Dog's Life: Lifestyle
    People Remind Me of Dog Breeds
    This includes my children

    My oldest son reminds me of a Greyhound. He seems to have two speeds: super fast and resting. He likes to curl up on the couch next to anybody or anything warm. He loves to run and is so into rabbits that he says that when he grows up, he wants to be a rabbit scientist. My other son is very high energy, physically adventurous and amusing in his unpredictability. Nature has seen fit to give him an angelic face, perhaps in the hopes that not everyone will notice that he has a little of the devil in his eye. In my mind, I can best understand him by comparing him to a Vizsla-Irish Setter cross.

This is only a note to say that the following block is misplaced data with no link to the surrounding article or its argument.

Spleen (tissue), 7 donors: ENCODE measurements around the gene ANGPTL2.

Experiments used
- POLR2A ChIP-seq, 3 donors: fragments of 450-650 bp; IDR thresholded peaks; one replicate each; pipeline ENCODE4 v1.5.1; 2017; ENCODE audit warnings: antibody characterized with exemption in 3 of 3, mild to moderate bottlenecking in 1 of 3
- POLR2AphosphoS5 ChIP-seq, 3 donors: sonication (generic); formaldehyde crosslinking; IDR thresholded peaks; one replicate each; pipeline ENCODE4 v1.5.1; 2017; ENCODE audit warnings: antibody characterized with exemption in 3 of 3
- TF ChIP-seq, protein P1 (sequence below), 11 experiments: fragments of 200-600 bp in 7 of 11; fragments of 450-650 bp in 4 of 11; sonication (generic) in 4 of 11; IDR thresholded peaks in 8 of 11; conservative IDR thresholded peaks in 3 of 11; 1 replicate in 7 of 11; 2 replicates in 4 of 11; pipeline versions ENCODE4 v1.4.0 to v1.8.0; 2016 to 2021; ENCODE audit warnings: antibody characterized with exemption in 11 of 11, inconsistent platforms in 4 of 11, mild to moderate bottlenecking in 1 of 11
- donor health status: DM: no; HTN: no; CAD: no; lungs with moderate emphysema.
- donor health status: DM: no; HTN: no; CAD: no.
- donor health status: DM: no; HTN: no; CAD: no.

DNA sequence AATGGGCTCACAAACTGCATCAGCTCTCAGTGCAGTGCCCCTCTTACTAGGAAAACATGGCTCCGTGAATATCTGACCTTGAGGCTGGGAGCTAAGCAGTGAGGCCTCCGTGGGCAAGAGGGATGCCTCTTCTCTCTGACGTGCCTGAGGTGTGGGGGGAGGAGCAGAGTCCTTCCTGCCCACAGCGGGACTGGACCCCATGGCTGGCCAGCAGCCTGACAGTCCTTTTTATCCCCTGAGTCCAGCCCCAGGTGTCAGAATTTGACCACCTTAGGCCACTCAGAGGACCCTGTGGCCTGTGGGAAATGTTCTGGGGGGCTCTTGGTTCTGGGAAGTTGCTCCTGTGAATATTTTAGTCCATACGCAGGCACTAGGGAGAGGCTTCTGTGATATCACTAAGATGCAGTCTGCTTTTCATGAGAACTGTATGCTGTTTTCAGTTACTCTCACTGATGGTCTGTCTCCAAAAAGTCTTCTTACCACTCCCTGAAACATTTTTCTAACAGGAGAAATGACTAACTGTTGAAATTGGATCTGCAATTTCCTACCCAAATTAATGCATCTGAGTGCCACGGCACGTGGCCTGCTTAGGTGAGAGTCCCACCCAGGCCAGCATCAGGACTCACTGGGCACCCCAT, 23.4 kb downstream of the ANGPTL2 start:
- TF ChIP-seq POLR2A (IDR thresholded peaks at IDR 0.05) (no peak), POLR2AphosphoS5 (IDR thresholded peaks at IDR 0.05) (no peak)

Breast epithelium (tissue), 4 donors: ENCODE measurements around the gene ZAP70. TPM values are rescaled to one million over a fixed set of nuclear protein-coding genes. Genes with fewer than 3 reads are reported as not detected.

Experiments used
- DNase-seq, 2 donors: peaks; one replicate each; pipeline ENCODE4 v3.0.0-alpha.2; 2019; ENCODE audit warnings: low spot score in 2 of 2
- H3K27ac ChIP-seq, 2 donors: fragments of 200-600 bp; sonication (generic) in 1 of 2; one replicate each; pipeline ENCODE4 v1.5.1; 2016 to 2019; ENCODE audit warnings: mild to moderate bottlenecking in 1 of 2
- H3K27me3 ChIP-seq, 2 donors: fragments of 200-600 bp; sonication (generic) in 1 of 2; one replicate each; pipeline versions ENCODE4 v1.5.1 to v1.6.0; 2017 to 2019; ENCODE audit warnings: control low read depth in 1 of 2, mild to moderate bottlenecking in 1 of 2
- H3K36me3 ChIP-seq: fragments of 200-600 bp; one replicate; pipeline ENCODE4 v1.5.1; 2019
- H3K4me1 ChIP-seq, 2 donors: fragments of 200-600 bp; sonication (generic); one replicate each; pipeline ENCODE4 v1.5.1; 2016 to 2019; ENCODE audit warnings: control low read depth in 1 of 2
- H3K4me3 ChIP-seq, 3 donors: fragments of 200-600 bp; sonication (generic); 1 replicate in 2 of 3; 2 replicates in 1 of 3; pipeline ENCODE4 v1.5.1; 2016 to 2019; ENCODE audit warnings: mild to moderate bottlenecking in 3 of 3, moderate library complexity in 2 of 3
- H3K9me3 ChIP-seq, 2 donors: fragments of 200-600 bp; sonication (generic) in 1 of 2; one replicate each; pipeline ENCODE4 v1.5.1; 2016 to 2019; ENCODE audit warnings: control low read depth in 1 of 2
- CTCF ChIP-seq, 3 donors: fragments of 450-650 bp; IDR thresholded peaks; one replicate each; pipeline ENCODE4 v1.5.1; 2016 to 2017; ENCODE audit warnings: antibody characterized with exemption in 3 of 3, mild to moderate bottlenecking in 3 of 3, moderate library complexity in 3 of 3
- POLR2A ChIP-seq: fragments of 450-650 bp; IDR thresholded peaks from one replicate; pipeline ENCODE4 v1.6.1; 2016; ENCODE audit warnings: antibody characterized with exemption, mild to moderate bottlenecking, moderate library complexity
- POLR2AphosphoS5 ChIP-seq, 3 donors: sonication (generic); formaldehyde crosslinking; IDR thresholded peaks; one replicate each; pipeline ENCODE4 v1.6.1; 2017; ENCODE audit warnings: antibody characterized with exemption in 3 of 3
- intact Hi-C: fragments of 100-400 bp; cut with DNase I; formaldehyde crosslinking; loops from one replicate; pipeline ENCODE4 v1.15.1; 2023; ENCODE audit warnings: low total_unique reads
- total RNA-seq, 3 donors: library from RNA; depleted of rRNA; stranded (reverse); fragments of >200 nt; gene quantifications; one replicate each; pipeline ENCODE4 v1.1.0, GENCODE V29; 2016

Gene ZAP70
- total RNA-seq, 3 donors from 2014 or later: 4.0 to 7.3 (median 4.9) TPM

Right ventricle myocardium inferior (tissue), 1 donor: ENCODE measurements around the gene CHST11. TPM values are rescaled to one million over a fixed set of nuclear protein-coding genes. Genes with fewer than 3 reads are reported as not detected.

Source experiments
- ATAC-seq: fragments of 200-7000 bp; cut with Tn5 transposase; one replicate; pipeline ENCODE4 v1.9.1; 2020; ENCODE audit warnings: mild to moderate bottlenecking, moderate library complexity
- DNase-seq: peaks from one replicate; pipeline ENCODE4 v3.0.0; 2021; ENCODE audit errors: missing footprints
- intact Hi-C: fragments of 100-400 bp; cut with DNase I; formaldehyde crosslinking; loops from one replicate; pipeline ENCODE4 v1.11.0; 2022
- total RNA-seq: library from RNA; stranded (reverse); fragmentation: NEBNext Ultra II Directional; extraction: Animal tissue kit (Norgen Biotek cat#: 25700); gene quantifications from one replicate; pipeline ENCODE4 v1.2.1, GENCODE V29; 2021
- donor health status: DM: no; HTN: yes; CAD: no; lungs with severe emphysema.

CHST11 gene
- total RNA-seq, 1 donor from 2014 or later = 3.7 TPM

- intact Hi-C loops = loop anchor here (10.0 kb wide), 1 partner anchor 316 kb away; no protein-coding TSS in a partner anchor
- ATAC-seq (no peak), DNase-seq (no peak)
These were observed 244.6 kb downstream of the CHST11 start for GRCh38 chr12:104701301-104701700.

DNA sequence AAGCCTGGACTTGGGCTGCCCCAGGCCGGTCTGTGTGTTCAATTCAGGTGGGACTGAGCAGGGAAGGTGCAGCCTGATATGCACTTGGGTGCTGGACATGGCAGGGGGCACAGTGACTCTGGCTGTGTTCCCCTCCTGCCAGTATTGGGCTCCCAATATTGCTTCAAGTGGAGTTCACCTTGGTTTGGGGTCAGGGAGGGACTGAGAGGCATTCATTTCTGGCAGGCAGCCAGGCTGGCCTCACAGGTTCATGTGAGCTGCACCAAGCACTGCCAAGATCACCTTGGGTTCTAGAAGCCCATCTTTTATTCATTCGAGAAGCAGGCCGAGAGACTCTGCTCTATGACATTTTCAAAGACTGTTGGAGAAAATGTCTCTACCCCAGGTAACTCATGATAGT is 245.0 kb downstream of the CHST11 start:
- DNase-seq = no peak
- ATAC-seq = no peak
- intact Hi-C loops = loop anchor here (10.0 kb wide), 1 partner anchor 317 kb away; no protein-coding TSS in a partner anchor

Other moms don’t always appreciate my views, but dog people often get what I am saying. I love my sons for who they are and I enjoy having such diverse personalities and attitudes in my own family. Comparing them to dog breeds is done with great love and tremendous respect, and it’s just my own personal way of describing them and understanding them. I realize that these comparisons only explain a small part of who they are, and that there is much more to them than the few similarities I see between them and some typical qualities of various dog breeds.   Does anyone else think of people in terms of their similarities to dog breeds? And has anyone ever criticized you for this view of the individuals in your life? Please share who the people in your life are like in dog terms!

     

    Dog's Life: Lifestyle
    Helping One Another
    Homeless dogs help injured soldiers learn a new vocation